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Closing Reception: Are We There Yet by Wesley Clark
July 30, 2022 @ 6:00 pm - 8:00 pm
Are We There Yet has become the talk of the town with reviews in The Washington Post and East City Art. The show features a collection of new works primarily consisting of graphite on paper and lithographic prints. At its core, the works are exercises in mark making, expressing pent up energies (thoughts, feelings, conversations) through drawing. “Where do I want to go,” “Where should I go,” and “Where am I going” are encapsulated in “Are We There Yet.” This incessant, child-like phrase is a check-in that takes measure of my progress; becoming the primary tool plotting my trek.
The art is discovered in the choices made with every mark added or subtracted determining the next steps. On one hand, these works become artifacts or records of the moment (or moments). On the other hand, there’s a loose narrative woven when reading the marks. Single words or short phrases are the conceptual substrates from which these drawings are built. The words originate from songs, sermons, or conversations and are chosen for a particular strength or for a need to further ponder. While executing a drawing, the word(s) fall back to a low mental reverb; a gentle processing of their meaning or relevance. Often worked to a degree of obscurity, their hints of existence are an added element in the narrative reading of the work.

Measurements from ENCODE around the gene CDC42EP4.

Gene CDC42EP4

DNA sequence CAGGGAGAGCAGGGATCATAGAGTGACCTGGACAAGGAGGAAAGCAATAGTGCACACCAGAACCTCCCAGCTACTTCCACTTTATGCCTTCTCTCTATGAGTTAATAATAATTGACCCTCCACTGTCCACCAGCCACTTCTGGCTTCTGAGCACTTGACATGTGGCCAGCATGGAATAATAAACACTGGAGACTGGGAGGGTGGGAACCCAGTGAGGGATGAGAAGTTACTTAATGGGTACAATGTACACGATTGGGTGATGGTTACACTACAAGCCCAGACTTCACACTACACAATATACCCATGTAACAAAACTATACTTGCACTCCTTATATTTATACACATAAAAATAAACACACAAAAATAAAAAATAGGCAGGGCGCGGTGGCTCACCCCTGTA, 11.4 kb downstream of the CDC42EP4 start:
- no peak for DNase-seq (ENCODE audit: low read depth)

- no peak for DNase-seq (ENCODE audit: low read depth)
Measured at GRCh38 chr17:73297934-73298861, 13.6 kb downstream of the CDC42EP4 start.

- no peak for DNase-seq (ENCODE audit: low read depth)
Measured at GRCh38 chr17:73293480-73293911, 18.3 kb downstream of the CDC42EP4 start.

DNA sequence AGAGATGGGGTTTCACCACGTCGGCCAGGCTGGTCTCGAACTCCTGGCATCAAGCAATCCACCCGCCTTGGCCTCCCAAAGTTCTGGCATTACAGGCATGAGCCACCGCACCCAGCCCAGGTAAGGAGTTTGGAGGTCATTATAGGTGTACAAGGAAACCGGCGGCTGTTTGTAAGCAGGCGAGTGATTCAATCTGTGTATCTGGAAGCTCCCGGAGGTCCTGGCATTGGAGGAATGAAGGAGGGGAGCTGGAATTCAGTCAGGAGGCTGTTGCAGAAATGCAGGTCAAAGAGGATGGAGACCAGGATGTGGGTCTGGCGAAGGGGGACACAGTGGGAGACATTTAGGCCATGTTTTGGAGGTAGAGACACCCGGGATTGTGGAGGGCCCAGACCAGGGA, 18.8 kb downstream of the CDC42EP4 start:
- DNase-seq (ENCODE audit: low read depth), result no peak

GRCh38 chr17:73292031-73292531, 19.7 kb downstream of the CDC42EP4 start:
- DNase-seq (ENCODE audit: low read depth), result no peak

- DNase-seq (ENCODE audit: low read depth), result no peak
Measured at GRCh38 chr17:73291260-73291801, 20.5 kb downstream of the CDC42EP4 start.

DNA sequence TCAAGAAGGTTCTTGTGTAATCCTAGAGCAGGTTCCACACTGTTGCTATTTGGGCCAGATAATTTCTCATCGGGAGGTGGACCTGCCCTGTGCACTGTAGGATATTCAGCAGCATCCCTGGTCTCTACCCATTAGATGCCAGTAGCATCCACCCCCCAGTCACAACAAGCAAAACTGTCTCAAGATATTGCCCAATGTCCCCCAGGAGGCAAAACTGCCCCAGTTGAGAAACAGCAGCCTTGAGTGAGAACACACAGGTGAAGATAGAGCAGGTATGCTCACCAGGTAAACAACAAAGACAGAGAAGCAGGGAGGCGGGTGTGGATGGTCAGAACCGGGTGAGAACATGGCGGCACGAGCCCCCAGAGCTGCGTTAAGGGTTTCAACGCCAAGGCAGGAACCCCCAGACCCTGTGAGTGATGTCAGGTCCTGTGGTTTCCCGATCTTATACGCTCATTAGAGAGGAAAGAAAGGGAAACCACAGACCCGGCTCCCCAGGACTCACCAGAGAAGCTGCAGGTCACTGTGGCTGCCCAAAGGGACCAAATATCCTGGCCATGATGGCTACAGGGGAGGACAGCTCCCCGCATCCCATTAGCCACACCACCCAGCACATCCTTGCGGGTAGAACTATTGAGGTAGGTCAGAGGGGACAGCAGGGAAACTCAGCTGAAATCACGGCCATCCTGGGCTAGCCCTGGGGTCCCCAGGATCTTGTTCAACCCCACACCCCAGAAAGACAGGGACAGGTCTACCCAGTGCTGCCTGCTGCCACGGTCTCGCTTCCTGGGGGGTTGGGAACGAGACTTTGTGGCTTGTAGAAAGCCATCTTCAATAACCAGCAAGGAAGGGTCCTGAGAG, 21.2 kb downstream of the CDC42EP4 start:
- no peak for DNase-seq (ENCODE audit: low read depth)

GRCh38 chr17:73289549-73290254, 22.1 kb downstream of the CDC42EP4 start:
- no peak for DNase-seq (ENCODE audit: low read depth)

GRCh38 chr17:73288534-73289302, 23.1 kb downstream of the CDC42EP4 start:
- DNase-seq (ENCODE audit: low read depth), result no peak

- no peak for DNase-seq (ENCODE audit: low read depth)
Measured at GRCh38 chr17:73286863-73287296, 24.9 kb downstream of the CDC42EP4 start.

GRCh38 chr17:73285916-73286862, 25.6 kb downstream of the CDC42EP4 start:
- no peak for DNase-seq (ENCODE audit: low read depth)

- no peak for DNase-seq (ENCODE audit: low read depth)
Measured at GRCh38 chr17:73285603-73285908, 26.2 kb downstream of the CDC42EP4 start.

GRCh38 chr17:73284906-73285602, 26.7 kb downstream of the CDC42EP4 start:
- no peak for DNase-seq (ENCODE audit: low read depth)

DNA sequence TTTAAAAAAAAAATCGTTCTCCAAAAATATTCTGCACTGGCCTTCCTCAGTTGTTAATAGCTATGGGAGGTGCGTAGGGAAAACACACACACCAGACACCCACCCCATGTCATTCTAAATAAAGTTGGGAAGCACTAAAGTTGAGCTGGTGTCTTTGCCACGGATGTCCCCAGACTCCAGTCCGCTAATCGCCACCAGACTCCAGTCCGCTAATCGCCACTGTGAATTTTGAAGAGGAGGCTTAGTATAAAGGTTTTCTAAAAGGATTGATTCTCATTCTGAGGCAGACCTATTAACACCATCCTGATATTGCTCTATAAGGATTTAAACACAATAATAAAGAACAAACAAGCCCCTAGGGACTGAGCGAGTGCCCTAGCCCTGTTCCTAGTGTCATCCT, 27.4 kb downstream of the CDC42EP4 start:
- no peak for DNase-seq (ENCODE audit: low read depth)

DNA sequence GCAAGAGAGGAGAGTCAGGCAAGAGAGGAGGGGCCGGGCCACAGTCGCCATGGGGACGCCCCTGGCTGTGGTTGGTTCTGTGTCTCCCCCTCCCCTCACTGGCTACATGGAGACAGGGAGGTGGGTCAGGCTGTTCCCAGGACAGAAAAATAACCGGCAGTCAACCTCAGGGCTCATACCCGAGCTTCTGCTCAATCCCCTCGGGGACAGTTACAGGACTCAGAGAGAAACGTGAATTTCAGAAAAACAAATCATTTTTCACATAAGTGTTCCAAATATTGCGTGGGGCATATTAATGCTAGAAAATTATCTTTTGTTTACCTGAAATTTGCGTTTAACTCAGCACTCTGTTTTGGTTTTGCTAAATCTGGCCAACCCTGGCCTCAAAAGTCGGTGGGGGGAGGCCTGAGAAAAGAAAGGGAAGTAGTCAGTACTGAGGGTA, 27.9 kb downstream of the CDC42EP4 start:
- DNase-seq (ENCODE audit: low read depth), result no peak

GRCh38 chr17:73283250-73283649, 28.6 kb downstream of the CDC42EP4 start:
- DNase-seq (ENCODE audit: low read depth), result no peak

Clark created many of these new works in the studios of Pyramid Atlantic. His practice challenges and draws parallels between historical and contemporary cultural issues with a primary focus surrounding Blacks in America and the African Diaspora. A native Washingtonian, Clark now lives in Hyattsville, MD. He received his Bachelor of Fine Arts in painting from Syracuse University and a Master of Fine Arts from George Washington University. Clark has exhibited at institutions, including The American University Museum at the Katzen Arts Center (DC), Columbia College Glass Curtain Gallery (IL), and Prizm Art Fair during Art Basel (FL). His work is in the collections of Asheville Art Museum, The Studio Museum in Harlem, and Kaiser Permanente, among others.
EXHIBITIONS ARE MADE POSSIBLE IN PART THROUGH FUNDING PROVIDED BY THE MARYLAND-NATIONAL CAPITAL PARK AND PLANNING COMMISSION, PRINCE GEORGE’S COUNTY.